Wissow LS, Larson S, Anderson J, Hadjiisky E. Pediatric residents' responses that discourage discussion of psychosocial problems in primary care. Pediatrics. 2005;115(6):1569–78.PubMedCrossRefGoogle Scholar
  11. 11.
    Suchman AL, Markakis K, Beckman HB, Frankel R. A model of empathic communication in the medical interview. JAMA. 1997;277(8):678–82.PubMedCrossRefGoogle Scholar
  12. 12.
    Kjolseth I, Ekeberg O, Steihaug S. Elderly people who committed suicide–their contact with the health service. What did they expect, and what did they get? Aging Ment Health. 2010;14(8):938–46.PubMedCrossRefGoogle Scholar
  13. 13.
    Sugg NK, Inui T. Primary care physicians' response to domestic violence. Opening Pandora's box. JAMA. 1992;267(23):3157–60.CrossRefGoogle Scholar
  14. 14.
    McCauley J, Yurk RA, Jenckes MW, Ford DE. Inside "Pandora's box": abused women's experiences with clinicians and health services. J Gen Intern Med. 1998;13(8):549–55.PubMedCrossRefGoogle Scholar
  15. 15.
    Tai-Seale M, McGuire T, Colenda C, Rosen D, Cook MA. Two-minute mental health care for elderly patients: inside primary care visits. J Am Geriatr Soc. 2007;55(12):1903–11.PubMedCrossRefGoogle Scholar
  16. 16.
    Schulberg HC, Bruce ML, Lee PW, Williams JW Jr, Dietrich AJ. Preventing suicide in primary care patients: the primary care physician's role. Gen Hosp Psychiatry. 2004;26(5):337–45.PubMedCrossRefGoogle Scholar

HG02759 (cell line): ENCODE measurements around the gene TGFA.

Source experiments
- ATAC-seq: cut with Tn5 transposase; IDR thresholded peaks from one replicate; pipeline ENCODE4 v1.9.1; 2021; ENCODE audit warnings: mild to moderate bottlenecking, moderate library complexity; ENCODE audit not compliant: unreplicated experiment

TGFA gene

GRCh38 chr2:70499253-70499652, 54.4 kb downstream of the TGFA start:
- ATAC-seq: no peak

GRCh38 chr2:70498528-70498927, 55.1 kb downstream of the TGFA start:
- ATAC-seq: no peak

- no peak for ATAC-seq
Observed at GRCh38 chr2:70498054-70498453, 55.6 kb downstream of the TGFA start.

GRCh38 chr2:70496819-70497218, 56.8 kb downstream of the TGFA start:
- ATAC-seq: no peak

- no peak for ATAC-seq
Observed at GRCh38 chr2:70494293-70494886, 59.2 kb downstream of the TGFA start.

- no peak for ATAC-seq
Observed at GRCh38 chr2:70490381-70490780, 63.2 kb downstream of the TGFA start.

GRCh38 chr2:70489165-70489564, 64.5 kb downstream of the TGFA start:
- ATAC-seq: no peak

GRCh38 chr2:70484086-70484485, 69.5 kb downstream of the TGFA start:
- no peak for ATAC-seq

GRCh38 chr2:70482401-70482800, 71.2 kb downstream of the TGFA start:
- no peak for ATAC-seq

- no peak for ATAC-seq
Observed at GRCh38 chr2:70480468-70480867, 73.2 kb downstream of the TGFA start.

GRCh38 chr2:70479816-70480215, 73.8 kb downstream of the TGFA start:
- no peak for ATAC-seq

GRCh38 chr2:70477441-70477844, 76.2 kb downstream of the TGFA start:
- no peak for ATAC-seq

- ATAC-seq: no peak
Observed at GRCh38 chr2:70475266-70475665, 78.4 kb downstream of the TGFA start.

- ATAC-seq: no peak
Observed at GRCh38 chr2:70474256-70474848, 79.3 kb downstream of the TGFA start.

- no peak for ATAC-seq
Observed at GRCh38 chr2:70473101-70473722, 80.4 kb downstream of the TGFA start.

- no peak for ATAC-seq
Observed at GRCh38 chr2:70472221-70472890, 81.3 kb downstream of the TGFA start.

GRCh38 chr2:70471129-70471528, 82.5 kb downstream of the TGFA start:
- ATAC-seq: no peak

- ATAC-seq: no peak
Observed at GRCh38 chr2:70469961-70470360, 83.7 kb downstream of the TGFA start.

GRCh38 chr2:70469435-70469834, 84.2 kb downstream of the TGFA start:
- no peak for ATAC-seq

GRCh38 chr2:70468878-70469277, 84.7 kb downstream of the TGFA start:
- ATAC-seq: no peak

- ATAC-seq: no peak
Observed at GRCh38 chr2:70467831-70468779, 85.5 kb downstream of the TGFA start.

17. 17.
    Bartels SJ, Coakley E, Oxman TE, et al. Suicidal and death ideation in older primary care patients with depression, anxiety, and at-risk alcohol use. Am J Geriatr Psychiatry. 2002;10(4):417–27.PubMedGoogle Scholar
  18. 18.
    Davidsen AS. 'And then one day he'd shot himself. Then I was really shocked': General practitioners' reaction to patient suicide. Patient Educ Couns. Sep 27 2010.Google Scholar
  19. 19.
    Feldman MD, Franks P, Duberstein PR, Vannoy S, Epstein R, Kravitz RL. Let's not talk about it: suicide inquiry in primary care. Ann Fam Med. 2007;5(5):412–8.PubMedCrossRefGoogle Scholar
  20. 20.
    Beullens J, Rethans JJ, Goedhuys J, Buntinx F. The use of standardized patients in research in general practice. Fam. Pract. 1997;14(1):58–62.PubMedCrossRefGoogle Scholar
  21. 21.